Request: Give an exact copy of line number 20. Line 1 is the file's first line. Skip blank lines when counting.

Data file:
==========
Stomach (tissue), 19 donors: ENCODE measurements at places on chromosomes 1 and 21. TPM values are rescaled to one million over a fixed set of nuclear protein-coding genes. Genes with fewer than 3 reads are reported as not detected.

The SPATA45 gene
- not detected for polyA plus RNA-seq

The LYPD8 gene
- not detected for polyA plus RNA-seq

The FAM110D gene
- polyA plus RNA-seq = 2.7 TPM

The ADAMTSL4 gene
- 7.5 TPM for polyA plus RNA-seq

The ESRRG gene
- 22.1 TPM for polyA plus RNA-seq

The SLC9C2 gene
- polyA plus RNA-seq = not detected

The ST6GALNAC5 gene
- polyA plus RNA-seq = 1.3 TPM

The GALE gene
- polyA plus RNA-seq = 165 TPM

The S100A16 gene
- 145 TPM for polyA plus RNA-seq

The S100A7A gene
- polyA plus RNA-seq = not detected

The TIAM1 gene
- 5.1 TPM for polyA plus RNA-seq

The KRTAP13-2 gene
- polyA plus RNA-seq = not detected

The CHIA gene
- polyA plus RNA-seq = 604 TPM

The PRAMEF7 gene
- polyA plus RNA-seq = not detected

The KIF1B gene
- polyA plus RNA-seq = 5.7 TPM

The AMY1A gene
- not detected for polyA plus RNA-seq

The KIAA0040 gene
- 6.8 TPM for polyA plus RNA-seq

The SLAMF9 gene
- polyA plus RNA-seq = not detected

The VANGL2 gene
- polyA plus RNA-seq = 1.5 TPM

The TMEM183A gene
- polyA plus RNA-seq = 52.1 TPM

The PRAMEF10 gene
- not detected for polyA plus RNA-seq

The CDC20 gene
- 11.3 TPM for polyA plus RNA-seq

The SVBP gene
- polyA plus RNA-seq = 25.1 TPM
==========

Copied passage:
The S100A7A gene